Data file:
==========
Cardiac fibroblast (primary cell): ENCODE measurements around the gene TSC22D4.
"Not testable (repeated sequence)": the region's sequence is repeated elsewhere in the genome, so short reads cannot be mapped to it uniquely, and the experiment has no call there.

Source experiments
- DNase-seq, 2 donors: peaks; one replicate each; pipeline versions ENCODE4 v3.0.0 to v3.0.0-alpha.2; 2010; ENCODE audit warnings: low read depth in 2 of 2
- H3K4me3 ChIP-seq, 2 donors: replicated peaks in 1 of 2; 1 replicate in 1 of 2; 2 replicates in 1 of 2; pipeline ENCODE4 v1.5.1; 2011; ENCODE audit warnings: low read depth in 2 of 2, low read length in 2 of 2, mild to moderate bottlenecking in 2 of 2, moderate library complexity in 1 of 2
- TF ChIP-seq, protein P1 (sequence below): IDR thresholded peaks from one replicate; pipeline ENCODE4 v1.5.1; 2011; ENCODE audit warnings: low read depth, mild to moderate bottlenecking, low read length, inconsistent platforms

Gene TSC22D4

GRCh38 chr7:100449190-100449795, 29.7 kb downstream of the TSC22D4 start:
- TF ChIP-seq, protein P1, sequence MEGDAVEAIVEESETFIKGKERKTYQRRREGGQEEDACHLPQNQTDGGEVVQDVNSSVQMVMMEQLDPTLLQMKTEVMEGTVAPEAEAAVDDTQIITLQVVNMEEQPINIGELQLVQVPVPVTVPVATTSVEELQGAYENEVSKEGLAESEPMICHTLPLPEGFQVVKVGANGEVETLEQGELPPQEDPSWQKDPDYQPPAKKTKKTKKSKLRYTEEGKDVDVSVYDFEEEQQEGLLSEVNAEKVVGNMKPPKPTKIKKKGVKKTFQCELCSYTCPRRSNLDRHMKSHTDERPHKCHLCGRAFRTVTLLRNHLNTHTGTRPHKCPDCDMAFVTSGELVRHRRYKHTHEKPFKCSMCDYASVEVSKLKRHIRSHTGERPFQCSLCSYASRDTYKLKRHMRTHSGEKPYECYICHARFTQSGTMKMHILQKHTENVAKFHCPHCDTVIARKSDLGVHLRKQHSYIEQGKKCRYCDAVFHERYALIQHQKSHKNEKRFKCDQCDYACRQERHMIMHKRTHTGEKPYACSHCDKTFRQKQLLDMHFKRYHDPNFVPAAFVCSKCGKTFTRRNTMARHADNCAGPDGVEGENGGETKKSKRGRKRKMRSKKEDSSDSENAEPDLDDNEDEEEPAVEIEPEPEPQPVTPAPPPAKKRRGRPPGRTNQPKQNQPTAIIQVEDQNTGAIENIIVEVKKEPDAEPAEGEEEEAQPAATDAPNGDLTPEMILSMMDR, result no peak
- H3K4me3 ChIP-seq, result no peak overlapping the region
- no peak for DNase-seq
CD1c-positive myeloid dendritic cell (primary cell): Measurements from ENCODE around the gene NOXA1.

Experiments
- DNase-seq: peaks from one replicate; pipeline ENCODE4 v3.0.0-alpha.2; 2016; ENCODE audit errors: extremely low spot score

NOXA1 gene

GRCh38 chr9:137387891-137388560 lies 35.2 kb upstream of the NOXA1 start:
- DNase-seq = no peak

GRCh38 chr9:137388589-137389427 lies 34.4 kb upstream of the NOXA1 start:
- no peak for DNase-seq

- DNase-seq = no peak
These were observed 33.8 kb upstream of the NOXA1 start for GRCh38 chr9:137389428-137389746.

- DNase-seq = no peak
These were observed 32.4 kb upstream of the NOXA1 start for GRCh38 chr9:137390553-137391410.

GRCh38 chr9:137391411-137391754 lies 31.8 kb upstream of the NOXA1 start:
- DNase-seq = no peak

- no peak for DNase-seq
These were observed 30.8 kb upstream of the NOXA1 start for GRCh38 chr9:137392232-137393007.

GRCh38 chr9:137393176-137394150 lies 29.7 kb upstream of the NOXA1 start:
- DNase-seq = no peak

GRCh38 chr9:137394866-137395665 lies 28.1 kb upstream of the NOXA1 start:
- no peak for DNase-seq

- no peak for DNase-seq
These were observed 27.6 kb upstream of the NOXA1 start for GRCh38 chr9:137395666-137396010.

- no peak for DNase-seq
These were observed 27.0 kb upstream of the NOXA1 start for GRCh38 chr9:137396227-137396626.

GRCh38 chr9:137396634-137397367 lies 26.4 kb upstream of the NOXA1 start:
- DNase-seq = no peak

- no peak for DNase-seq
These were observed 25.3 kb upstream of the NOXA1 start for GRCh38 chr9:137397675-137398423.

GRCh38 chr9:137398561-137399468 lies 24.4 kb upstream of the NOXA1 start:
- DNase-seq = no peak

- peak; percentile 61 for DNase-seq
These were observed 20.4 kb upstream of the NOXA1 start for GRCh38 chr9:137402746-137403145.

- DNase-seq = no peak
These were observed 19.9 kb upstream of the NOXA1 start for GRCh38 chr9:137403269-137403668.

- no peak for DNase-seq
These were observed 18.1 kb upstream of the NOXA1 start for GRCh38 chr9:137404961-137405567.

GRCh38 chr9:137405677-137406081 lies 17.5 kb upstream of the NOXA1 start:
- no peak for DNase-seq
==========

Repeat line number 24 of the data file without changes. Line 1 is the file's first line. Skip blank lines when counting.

GRCh38 chr9:137391411-137391754 lies 31.8 kb upstream of the NOXA1 start: